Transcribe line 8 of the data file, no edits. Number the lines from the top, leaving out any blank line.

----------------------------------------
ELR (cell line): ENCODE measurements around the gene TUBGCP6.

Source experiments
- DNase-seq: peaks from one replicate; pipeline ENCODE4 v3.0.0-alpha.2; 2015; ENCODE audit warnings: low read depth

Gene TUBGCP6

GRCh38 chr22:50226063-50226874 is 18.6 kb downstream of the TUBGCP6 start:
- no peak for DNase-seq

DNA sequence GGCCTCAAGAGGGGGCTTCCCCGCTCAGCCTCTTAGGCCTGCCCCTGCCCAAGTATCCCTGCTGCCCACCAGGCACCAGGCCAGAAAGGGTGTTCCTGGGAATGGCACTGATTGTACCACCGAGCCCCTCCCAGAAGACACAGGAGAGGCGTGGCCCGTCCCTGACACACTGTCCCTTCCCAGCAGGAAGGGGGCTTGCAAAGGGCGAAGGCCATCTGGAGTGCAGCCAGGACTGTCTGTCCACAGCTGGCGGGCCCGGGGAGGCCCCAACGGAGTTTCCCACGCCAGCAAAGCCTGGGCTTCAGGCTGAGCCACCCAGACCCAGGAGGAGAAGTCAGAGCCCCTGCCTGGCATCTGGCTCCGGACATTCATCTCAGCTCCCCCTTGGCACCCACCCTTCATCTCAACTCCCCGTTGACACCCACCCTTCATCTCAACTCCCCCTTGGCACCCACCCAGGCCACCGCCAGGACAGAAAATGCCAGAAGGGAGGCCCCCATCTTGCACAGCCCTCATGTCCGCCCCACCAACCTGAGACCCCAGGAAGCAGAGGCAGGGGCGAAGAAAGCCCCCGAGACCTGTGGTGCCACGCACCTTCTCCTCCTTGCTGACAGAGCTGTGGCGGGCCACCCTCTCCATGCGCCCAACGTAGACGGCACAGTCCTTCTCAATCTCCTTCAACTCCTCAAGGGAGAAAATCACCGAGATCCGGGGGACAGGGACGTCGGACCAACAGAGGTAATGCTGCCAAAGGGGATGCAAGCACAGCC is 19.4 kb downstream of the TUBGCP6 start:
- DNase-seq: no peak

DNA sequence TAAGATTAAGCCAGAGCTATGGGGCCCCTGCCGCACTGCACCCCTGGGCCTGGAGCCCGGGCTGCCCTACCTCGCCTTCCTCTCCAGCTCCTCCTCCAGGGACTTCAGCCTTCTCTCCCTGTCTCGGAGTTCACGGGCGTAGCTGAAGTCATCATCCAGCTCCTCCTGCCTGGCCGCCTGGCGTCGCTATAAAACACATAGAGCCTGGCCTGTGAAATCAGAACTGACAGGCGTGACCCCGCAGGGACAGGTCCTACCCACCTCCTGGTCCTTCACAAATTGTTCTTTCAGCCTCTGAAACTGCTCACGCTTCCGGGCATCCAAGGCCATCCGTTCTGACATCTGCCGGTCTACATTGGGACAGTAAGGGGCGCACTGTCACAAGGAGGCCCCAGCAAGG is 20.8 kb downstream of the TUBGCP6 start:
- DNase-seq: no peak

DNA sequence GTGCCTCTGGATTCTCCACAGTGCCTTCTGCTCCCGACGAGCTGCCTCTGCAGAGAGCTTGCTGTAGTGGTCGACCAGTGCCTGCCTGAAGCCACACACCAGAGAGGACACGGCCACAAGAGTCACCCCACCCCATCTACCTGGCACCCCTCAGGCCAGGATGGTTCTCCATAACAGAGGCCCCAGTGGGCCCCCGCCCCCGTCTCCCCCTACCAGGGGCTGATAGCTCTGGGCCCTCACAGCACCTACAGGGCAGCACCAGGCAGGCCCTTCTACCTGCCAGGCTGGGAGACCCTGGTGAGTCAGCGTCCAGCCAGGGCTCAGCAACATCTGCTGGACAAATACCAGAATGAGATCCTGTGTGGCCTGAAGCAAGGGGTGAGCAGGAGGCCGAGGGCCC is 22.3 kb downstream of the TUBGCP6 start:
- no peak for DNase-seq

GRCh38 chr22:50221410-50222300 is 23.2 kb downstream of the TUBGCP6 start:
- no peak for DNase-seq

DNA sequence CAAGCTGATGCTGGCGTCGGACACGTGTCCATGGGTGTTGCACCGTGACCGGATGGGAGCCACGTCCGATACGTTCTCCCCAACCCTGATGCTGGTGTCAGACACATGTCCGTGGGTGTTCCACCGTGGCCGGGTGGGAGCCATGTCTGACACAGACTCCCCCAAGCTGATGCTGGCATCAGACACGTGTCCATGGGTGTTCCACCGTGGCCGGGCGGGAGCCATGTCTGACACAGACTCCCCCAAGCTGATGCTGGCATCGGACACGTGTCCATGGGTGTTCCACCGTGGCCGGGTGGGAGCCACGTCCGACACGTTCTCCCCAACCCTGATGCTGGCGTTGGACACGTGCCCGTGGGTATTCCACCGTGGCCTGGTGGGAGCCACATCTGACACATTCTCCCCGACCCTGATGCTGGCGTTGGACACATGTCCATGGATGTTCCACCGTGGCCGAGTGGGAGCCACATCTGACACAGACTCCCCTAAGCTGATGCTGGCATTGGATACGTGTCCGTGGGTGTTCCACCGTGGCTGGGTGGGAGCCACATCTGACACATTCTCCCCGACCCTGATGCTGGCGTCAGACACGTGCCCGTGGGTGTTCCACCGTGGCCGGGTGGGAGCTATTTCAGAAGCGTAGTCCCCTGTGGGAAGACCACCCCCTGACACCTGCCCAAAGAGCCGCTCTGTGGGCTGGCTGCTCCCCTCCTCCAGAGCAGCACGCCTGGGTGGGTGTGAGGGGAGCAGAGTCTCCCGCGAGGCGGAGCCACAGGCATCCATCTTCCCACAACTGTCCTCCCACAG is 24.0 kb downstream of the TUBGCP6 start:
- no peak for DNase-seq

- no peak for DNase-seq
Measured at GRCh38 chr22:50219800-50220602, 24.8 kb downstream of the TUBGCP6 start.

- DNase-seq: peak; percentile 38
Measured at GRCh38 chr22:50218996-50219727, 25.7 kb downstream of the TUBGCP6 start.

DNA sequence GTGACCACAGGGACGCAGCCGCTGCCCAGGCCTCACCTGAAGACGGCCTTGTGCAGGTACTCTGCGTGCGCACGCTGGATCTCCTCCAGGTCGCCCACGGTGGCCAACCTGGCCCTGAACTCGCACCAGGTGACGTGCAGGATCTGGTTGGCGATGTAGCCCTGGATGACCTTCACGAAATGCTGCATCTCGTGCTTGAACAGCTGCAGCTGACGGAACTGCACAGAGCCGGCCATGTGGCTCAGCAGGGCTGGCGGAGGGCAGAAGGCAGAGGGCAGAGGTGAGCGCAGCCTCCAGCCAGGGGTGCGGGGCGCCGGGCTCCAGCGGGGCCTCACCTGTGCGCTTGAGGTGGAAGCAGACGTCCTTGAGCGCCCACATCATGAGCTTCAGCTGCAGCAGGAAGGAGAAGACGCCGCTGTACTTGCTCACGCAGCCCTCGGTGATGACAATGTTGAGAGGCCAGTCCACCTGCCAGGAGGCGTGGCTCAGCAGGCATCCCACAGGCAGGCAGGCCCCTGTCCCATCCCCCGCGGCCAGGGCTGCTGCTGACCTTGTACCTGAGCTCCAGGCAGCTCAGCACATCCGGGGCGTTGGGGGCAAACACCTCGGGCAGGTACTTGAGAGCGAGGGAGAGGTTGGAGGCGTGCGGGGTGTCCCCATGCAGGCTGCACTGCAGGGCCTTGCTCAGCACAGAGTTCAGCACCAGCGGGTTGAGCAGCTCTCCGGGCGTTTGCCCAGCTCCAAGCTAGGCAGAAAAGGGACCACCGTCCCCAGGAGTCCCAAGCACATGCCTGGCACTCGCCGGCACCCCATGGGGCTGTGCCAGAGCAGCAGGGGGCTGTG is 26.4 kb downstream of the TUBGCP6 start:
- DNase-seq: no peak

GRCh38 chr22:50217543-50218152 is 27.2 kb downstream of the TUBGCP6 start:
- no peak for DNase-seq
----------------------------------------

- DNase-seq: no peak